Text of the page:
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Air-conditioned Memories

August 7, 2014

 

Air-conditioned Memories

 

by Alice Jane-Marie Massa

 

 

With August stepping into summer, Milwaukee is enjoying a splendid week of not-too-hot summer weather.  Sunny skies keep shining over this year’s Wisconsin State Fair.  Since tonight is the big 4-H Auction at the fair, I am thinking of the times we went to the Indiana State Fair.  On one very hot and humid August day at the state fair in Indianapolis, the fragrance from the cattle barn was not at all tempting me to enter.  Tall electric fans were circulating the air, but not dissipating the odors.  Although I knew that we would probably be able to visit with our friend Sue Secondino inside the barn, I told my Aunt Zita and my sister that they could go into the cattle barn while I waited for them outside one of the doors.  Sue, who had been raised on a farm and then joined her husband in having their own farm, had a quick reply when my sister told her that I stayed outside because of the smell.  Sue quipped, “It smells like money to me!”  (In 1957, Sue’s Hereford “Honeymoon” was awarded grand champion steer at the International Livestock Exposition, in Chicago; radio and television star Arthur Godfrey bought the steer.)

 

Sue’s mother was a favorite teacher of both my sister and me.   While she was my teacher for the second semester of third grade and all of fourth grade (1959-1960), Mrs. Lenderman taught my sister in third grade (1955-1956).  Mrs. Lenderman’s handwriting could have rivaled the Palmer Method posters that were displayed above the chalkboards.  With style, grace, artistry, strictness, and kindness–Mrs. Marguerite Lenderman was one of the outstanding teachers of Jacksonville Grade School and of that era.  Through following her example, my sister and I eventually became better teachers.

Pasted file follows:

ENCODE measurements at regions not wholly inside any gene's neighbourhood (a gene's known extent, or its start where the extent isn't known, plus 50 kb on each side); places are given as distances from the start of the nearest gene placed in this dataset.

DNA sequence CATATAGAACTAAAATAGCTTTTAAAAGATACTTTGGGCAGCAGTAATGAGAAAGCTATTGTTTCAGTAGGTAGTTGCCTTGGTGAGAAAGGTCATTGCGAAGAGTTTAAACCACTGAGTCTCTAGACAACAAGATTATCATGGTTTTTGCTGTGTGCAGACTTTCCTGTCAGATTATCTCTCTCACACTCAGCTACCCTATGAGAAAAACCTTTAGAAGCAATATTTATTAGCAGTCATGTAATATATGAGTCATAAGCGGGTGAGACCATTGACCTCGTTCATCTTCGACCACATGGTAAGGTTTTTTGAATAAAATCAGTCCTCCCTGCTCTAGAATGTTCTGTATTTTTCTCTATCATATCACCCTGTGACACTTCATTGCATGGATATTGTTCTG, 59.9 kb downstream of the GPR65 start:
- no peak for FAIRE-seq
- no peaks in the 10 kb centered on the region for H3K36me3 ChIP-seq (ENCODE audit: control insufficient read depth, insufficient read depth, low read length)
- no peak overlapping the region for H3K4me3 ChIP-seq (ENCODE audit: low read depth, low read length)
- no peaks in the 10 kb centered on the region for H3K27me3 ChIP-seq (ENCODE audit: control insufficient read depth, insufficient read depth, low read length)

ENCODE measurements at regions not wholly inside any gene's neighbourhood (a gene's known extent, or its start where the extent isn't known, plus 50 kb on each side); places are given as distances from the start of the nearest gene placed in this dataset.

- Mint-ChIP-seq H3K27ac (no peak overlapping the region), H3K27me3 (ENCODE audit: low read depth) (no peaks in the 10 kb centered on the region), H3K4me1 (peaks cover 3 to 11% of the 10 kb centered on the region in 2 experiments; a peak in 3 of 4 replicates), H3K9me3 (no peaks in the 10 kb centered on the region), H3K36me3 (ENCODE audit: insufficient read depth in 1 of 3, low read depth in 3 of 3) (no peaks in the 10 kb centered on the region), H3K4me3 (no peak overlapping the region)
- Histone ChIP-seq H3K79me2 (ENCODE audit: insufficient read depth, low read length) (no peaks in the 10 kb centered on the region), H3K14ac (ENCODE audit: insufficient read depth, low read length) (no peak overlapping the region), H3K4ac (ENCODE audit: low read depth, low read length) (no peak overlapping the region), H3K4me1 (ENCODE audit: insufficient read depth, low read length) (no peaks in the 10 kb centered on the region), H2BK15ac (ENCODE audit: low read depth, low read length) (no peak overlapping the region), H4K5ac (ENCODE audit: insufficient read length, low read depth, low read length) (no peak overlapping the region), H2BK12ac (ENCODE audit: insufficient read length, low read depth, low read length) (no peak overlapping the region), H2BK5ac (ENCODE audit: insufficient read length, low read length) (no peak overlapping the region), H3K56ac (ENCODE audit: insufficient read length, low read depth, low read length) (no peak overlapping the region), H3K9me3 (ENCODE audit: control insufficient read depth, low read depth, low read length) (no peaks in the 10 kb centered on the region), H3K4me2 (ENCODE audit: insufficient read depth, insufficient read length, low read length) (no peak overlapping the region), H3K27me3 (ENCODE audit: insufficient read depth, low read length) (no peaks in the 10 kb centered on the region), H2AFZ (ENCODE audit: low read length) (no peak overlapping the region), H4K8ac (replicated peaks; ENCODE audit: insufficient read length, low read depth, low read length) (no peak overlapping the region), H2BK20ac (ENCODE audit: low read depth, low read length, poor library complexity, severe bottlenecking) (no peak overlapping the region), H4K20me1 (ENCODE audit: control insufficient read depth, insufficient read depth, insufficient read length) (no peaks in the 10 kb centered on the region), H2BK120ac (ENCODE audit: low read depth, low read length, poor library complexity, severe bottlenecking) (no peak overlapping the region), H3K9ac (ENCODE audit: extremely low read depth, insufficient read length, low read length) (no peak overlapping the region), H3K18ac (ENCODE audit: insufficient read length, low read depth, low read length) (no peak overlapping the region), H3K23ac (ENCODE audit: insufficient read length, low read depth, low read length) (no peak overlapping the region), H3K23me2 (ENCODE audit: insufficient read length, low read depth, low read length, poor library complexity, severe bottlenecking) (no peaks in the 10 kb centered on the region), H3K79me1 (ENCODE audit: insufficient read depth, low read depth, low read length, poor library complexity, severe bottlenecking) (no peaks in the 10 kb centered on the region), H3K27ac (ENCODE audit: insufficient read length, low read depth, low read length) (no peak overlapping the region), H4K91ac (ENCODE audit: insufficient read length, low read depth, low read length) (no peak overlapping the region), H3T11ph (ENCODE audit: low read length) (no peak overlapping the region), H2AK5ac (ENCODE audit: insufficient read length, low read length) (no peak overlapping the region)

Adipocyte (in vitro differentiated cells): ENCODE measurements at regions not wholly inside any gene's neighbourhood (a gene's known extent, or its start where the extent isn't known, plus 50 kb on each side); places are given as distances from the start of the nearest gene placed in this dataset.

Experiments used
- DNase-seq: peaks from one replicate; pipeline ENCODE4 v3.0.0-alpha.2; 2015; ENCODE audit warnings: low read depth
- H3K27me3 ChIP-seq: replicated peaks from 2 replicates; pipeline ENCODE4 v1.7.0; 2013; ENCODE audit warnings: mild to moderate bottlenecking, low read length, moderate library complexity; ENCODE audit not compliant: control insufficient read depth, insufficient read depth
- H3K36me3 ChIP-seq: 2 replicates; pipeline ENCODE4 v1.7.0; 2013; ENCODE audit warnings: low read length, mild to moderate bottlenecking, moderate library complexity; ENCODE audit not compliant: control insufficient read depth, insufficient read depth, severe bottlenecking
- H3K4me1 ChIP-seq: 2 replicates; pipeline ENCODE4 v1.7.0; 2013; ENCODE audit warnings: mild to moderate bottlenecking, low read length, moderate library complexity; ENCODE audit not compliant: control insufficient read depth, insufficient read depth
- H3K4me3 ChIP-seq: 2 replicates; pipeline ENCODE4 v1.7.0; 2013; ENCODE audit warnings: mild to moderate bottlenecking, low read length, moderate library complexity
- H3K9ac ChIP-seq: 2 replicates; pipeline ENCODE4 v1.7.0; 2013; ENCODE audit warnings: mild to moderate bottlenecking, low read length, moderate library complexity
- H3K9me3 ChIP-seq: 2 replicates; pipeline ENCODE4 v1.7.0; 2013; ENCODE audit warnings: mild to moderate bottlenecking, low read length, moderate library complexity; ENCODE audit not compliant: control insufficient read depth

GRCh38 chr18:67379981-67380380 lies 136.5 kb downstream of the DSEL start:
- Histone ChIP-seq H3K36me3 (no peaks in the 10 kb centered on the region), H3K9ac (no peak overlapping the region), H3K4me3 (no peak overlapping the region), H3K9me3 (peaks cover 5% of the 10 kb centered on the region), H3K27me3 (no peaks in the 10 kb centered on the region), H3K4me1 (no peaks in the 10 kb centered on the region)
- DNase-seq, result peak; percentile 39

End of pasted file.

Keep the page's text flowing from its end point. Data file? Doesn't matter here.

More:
In the two-story, brick Jacksonville Grade School of Blanford, Indiana, we never dreamed of an air-conditioned classroom.  Since the lower story was partially below ground level, the first- and second-grade classroom, as well as the third- and fourth-grade classroom, stayed relatively cool in warmer weather months.  Of course, the upstairs rooms were warmer; but we 88 students never seemed to mind the room temperature.  In the ’50s, none of the Blanford homes had air-conditioning.

 

The first places which I remember having air-conditioning were the two movie theaters of nearby Clinton, Indiana (seven miles from Blanford).  I think I remember a picture of a polar bear on a block of ice which advertised the coolness of either the Palace Theater or the Wabash Theater (both on Main Street).  I believe the first building in Blanford to have an air-conditioner was my Aunt Zita’s restaurant.  While window air-conditioning units kept the dining rooms and the bar room cool during the summer months, the two kitchens were still hot at times.  Nevertheless, I do not remember anyone complaining about the heat.  In our small rural town, I recall that the first home to have an air conditioner was the residence of the Gisolo family because their daughter had severe hay fever and other allergies.  I was not in an air-conditioned classroom until I went to Indiana State University in 1968–only some of the buildings were air-conditioned.